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How the Spectator blew the whistle on the International Health Service

3 July 2013

4:31 PM

3 July 2013

4:31 PM

At Prime Minister’s Questions today, backbencher Philip Lee ambushed David Cameron on the subject of health tourism. He asked:

‘As a doctor who once had to listen incredulously to a patient explain, via a translator, that she only discovered she was nine months’ pregnant on arrival at terminal 3 at Heathrow, I was pleased to hear the statement from the Secretary of State for Health today on health tourism. Does the Prime Minister agree that although the savings are modest, the principle matters? The health service should be national, not international.’

The Prime Minister replied:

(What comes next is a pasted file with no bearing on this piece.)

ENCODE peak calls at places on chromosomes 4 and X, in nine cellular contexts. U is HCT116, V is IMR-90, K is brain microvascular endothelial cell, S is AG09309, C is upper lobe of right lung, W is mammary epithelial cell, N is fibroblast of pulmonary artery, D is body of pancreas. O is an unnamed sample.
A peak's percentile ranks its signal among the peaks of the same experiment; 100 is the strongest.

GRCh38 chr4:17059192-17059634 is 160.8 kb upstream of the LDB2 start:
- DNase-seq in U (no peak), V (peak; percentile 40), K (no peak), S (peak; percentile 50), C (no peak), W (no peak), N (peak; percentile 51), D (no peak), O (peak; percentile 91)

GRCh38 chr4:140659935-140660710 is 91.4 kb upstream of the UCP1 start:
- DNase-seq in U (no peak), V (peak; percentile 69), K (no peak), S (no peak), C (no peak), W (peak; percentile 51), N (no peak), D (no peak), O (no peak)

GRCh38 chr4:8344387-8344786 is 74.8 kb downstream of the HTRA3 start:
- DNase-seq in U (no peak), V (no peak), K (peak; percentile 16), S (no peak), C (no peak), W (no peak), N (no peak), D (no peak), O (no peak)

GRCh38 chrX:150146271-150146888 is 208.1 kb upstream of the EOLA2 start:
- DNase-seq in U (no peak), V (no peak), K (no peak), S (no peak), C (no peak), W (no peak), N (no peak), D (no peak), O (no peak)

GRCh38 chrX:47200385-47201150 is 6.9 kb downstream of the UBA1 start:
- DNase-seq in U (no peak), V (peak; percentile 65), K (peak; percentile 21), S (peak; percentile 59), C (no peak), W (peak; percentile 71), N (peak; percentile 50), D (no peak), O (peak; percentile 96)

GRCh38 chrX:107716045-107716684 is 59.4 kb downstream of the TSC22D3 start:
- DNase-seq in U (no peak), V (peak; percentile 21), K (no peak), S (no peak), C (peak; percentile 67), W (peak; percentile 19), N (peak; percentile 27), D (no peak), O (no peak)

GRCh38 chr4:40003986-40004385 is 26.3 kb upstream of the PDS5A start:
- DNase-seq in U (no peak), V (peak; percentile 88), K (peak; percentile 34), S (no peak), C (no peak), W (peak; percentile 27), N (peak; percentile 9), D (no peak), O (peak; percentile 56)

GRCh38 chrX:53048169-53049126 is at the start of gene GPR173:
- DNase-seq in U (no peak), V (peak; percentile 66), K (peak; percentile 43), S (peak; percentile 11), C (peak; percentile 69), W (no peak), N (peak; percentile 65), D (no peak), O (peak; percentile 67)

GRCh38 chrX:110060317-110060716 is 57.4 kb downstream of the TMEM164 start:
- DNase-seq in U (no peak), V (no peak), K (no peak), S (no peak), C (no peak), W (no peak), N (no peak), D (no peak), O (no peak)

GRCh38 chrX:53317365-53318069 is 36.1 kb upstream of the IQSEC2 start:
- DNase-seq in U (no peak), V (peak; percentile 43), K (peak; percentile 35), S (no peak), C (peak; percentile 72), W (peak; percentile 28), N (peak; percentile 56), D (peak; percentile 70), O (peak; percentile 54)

‘My hon. Friend makes a very important point. This is a national health service, not an international health service. British families pay about £5,000 a year in taxes for our NHS. It is right to ensure that those people who do not have a right to use our NHS are properly charged for it. We have made this announcement, and I hoped that there would be all-party support for it, but Labour’s public health Minister has condemned it as “xenophobic”, so I assume that Labour will oppose this sensible change that working people in this country will roundly support.’

In describing an ‘international health service’, both speakers were echoing J. Meirion Thomas’ Spectator piece in February in which the consultant surgeon spoke of his frustration with the number of patients who, in spite of being ineligible for free care, fell through the net anyhow. Shortly afterwards, the government started making noises about cracking down on health tourism, and this week ministers launched a public consultation on charging migrants £200 a year for using the NHS. In February, the Spectator called health tourism the ‘next NHS scandal’. As ever, this magazine was ahead of Number 10.

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